"Being Maori" and "being successful" : Maori girls' educational success at secondary school : a thesis presented in partial fulfilment of the requirements for the degree of Masters in Education, Massey University
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Why is there inadequate research that focuses on young Maori women's educational achievement? Clearly there is a need to examine the positive strategies that Maori girls utilise to achieve success. This study identifies the factors that promoted and/or hindered four bursary Maori girls' achievement, during their schooling in a single sex urban, mainstream secondary school. The construction of Maori women is examined through different spheres over time in context. Qualitative research using semi-structured interviews and open-ended questions were utilised to gather the data. Critical theory, Kaupapa Maori theory and Maori centred approach guided the research processes. The findings indicated six major themes that emerged from the data as significant, showing that Maori girls' success involves numerous complexities and contractions. For instance, the definition, meaning and representation of success shifted and changed across context. The intersections of different interpretations of success within the same context, at times, located Maori girls in problematic positions. Further complexities involved Maori girls adjusting and modifying their identity in order to succeed. Maori girls' identities were shaped through social relations with whanau, peer networks and schools. This process involved constant negotiation of the girl's sense of being Maori and others definition of what it means. A number of theoretical lens were utilised to analyse and interpret Maori girls' educational experience. These included: hegemony; social and cultural reproduction; egalitarianism and equity. By sharing and examining Maori girls' educational experience, it helps us to better understand their realities. Please note that when Maori words appear in the body of this thesis a glossary of terms is provided (p. 135). The meanings given should not be read as definitive and full rather they are reflective of what the words mean in the context of this thesis and the conversations that underpin it.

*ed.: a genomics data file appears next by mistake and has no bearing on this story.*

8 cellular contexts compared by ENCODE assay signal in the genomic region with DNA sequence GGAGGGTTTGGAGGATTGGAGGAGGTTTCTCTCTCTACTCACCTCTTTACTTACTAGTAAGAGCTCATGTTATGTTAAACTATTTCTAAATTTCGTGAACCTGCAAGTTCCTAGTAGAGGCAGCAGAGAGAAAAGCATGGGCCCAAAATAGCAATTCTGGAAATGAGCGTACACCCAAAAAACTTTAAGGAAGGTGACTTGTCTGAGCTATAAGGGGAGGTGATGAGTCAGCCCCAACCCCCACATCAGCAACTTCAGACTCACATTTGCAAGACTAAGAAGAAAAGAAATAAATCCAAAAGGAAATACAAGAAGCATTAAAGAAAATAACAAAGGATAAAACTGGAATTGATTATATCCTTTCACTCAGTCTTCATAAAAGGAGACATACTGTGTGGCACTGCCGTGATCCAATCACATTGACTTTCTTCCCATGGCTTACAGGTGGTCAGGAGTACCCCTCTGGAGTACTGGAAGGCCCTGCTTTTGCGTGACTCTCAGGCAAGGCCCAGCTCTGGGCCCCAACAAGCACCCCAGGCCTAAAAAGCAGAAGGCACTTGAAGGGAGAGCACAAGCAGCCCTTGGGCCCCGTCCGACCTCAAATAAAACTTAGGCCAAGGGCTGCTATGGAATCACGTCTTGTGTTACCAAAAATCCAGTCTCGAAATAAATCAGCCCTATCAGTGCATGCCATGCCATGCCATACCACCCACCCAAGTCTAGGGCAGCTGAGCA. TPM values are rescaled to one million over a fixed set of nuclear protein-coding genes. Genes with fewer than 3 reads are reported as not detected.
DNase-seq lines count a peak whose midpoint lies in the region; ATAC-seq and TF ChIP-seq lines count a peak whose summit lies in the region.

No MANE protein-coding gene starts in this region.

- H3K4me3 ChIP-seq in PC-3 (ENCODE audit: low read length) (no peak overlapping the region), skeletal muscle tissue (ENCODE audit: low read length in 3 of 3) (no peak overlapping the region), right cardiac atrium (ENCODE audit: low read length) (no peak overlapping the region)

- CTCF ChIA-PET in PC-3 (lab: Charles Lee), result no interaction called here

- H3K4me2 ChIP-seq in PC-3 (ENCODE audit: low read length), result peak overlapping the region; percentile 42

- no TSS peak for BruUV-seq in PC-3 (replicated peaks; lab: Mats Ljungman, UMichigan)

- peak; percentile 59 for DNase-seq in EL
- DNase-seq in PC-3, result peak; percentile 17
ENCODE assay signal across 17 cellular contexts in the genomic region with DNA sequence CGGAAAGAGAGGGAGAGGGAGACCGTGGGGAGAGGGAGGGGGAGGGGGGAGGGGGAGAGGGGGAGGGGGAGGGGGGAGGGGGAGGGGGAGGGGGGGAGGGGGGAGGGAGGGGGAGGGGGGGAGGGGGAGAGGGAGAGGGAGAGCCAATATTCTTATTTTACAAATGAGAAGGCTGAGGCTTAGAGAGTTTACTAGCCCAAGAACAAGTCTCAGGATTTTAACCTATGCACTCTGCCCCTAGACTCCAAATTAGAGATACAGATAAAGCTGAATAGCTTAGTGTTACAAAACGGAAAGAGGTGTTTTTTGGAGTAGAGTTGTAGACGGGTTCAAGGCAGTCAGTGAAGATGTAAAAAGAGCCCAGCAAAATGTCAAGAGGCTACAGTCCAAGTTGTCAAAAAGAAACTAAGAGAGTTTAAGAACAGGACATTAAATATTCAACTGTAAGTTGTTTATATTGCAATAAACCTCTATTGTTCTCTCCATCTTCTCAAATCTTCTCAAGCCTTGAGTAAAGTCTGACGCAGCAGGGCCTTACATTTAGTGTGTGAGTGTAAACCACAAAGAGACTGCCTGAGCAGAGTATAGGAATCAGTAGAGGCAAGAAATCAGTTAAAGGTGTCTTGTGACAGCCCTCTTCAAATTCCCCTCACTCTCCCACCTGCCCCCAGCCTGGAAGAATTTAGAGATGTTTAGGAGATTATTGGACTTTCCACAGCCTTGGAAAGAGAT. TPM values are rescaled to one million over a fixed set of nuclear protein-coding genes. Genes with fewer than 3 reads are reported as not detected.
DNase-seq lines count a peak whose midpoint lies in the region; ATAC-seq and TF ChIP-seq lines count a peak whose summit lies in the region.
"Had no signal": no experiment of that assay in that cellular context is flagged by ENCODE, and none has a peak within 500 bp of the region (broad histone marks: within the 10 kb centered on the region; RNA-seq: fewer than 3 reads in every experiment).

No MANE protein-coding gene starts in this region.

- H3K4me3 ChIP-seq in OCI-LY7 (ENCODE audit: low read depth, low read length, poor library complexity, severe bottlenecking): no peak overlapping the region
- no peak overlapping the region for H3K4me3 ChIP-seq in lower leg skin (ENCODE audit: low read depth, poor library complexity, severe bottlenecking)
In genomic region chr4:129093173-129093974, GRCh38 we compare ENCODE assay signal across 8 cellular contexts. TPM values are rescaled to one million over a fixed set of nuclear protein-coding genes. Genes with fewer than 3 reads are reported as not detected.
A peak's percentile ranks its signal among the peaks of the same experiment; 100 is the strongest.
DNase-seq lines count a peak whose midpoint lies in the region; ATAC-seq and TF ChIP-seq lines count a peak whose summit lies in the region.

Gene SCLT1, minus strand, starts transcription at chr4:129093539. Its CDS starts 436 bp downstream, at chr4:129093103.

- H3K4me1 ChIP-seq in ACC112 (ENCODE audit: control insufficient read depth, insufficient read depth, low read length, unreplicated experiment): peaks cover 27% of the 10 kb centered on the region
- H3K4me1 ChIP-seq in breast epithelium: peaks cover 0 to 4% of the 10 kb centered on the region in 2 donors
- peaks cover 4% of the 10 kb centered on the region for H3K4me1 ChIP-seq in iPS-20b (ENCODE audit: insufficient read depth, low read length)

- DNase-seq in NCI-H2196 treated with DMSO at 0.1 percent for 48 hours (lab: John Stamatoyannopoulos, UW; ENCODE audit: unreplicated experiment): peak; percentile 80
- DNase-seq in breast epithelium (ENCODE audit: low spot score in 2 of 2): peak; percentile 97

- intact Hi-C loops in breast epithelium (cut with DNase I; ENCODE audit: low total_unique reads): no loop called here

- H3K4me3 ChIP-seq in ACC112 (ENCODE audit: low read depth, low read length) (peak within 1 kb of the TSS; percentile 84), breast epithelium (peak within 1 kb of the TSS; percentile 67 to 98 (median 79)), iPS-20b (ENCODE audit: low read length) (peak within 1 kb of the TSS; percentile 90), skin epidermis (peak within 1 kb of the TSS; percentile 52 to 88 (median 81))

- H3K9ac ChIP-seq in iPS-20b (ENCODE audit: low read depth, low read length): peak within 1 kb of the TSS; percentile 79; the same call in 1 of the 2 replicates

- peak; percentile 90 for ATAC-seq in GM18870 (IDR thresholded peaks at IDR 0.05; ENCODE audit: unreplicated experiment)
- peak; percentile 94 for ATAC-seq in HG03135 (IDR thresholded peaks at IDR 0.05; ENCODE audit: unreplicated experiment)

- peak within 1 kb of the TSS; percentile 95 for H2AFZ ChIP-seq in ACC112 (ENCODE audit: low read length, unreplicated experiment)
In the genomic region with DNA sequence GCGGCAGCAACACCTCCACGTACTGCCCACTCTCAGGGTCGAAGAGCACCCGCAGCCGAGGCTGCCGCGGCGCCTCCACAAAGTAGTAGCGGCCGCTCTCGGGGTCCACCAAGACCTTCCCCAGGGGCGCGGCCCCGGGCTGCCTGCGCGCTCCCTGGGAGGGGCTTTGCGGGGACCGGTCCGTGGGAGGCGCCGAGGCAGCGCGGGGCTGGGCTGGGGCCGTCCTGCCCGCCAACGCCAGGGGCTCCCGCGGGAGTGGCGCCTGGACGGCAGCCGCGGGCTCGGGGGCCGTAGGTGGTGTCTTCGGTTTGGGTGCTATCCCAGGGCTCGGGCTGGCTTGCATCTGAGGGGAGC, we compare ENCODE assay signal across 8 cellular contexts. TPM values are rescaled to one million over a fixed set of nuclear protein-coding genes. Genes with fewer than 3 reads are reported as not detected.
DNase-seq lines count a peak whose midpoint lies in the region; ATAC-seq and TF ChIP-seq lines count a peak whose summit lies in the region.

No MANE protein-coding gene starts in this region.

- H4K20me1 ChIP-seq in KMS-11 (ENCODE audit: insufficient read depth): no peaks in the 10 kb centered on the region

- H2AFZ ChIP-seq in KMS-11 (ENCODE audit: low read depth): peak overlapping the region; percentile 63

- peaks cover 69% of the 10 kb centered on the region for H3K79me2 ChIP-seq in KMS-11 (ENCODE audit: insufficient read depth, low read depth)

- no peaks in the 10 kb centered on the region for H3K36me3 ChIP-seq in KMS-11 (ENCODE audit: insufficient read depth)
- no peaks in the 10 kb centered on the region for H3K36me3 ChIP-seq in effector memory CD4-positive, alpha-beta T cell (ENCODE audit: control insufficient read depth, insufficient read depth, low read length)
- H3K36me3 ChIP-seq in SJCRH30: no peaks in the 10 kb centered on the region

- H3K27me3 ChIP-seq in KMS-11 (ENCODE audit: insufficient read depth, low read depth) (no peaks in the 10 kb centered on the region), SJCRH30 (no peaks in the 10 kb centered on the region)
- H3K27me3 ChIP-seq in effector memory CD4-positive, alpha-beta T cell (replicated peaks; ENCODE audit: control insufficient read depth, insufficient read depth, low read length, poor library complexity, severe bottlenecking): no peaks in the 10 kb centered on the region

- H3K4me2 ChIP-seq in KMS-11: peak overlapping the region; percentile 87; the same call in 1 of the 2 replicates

Maori Women, Secondary school education, New Zealand, Māori Master's Thesis